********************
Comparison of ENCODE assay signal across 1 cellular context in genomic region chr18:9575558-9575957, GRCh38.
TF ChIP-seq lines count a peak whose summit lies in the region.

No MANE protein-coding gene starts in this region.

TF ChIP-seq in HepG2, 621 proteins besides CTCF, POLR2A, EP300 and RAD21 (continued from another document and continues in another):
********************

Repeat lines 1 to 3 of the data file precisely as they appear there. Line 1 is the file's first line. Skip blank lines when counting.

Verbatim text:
Comparison of ENCODE assay signal across 1 cellular context in genomic region chr18:9575558-9575957, GRCh38.
TF ChIP-seq lines count a peak whose summit lies in the region.

No MANE protein-coding gene starts in this region.